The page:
Dear Prime Minister,
I am writing to resign as Secretary of State for Health and Social Care. We have worked so hard as a country to fight the pandemic. The last thing I would want is for my private life to distract attention from the single-minded focus that is leading us out of this crisis.
I want to reiterate my apology for breaking the guidance, and apologise to my family and loved ones for putting them through this.
I also need (to) be with my children at this time. We owe it to people who have sacrificed so much in this pandemic to be honest when we have let them down as I have done by breaching the guidance.
The NHS is the best gift a nation has ever given itself, and the dedication and courage of the NHS staff and the ceaseless work of the officials in the Department is something we should all be proud of. We didn’t get every decision right but I know people understand how hard it is to deal with the unknown, making the difficult trade-offs between freedom, prosperity and health that we have faced.
I am so proud that Britain avoided the catastrophe of an overwhelmed NHS and that through foresight and brilliant science we have led the world in the vaccination effort, so we stand on the brink of a return to normality.
The reforms we have started in the health system will ensure it continues to provide even better care for people in years to come. We are building a better NHS which makes smarter use of technology and data, forming a new UK Health Security Agency, delivering positive changes to mental health care and will fix the problems in social care once and for all.
Many times I stood at the podium in Downing Street and thanked the team – my own team, the NHS, the volunteers, the Armed Services, our pharmacists, GPs, the pharmaceutical industry and the whole British public who have made such sacrifices to help others. Those thanks are heartfelt and sincere and so I must resign.
It has been the honour of my life to serve in your Cabinet as Secretary of State and I am incredibly proud of what we have achieved. I will of course continue to support you in whatever way I can from the back benches, and I would like to thank you for your unwavering support, your leadership and your optimism, particularly as we worked together to overcome this awful disease.
Thank you for your letter this evening, tendering your resignation as Secretary of State for Health and Social Care. I am sorry to receive it.
You should leave office very proud of what you have achieved — not just in tackling the pandemic, but even before COVID-19 struck us. Under your leadership, the Department has led fundamental reforms to the provision of care in this country. The NHS Long Term Plan was a major milestone in the history of that great institution.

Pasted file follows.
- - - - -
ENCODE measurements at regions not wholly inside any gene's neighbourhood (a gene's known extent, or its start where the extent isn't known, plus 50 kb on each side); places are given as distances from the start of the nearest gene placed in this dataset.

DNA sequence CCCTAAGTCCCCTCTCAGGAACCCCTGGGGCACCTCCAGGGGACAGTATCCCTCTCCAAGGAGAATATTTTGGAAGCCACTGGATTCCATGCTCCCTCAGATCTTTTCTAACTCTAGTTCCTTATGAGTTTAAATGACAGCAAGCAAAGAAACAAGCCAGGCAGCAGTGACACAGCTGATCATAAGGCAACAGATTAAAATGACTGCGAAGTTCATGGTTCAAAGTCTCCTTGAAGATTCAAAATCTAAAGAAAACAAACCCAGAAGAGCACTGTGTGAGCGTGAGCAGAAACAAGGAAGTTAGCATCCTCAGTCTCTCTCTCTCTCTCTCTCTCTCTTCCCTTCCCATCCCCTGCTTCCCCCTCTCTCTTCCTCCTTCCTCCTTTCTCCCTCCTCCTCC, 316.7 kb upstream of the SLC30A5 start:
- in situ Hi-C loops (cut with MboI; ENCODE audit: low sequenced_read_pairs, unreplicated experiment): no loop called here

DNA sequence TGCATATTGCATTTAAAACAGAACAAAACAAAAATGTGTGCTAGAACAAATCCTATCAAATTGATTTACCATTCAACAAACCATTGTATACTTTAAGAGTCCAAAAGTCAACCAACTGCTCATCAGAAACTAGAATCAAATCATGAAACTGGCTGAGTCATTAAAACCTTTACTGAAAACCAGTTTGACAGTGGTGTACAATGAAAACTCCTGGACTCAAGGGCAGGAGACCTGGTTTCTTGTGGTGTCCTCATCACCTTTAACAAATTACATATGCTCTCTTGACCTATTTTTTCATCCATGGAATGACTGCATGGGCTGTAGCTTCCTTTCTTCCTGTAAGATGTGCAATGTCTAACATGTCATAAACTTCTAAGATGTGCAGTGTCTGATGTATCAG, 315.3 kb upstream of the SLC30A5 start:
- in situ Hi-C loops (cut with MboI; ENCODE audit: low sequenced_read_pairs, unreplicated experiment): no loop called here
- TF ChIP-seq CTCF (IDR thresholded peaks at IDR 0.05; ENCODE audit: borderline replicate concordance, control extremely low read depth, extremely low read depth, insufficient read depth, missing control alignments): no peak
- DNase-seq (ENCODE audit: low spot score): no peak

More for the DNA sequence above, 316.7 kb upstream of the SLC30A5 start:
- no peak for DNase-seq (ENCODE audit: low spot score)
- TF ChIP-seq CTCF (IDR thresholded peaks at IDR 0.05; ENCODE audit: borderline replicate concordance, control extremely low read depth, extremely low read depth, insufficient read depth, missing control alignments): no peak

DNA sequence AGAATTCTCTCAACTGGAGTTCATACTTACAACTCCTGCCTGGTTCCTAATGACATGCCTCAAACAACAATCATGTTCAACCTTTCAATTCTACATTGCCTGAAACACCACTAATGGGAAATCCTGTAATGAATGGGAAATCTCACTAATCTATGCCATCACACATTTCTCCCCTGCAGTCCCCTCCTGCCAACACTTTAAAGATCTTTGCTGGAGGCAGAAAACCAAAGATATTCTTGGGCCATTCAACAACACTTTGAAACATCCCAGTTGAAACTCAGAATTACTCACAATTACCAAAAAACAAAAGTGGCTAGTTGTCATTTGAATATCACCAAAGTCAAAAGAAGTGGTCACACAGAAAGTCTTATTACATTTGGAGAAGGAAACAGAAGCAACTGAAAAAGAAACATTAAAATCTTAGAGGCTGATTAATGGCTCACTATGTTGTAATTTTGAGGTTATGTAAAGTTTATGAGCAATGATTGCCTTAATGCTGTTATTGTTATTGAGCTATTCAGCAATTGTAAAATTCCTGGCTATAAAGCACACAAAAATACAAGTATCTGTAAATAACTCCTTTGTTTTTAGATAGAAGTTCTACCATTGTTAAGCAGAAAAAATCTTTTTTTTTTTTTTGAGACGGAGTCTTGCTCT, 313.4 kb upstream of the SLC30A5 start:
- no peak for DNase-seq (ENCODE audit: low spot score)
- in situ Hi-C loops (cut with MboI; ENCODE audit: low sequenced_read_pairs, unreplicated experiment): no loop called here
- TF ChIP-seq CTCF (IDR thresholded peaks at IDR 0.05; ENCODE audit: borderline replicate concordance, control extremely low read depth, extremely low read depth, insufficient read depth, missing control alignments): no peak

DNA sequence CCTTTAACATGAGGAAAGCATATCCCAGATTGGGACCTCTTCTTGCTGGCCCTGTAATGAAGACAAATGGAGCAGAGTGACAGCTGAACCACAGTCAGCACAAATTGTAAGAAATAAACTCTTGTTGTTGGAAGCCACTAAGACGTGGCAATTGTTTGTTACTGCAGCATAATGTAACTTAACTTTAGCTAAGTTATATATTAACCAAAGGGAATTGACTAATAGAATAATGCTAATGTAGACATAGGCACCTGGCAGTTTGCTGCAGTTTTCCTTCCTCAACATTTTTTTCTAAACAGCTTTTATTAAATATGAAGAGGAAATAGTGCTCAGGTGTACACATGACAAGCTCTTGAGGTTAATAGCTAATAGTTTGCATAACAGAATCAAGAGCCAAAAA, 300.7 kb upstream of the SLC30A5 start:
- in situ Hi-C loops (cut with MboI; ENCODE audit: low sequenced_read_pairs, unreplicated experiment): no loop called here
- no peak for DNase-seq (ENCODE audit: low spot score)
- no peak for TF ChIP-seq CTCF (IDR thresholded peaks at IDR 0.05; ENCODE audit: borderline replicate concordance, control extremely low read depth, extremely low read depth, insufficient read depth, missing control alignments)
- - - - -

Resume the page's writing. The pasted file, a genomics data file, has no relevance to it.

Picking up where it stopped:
Your work on the Health and Care Bill will support our NHS and deliver greater integration between health and social care. And your efforts mean that we have a record number of doctors and over 14,800 more nurses working in our NHS than last year.
Above all, it has been your task to deal with a challenge greater than that faced by any of your predecessors, and in fighting Covid you have risen to that challenge – with the abundant energy, intelligence and determination that are your hallmark. Under your leadership, the Department for Health and Social Care has identified and deployed critical life-saving treatments such as Dexamethasone, rapidly increased hospital capacity through the Nightingale programme, and provided 11.7 billion items of PPE to the frontline at record speed.
In March 2020, we had the capacity to test 2,000 people a day; now, we have built the largest diagnostic network in British history and have administered over 200 million tests. The vaccine procurement and deployment programme — in my view one of the greatest successes of the modern state — is now forging our path out of the pandemic.
Through the establishment of the United Kingdom Health Security Agency, you have also built the foundations to ensure that the UK is better prepared for any future pandemic.
You made a considerable contribution to Government before becoming Secretary of State for Health and Social Care. I know that previous Prime Ministers were grateful for your work in ministerial positions in the Department for Business, Innovation, and Skills, the Cabinet Office, and the Department for Digital, Culture, Media and Sport. You have, across those roles, been a consistent and vigorous champion of the power of digital transformation.
You should be immensely proud of your service. I am grateful for your support and believe that your contribution to public service is far from over.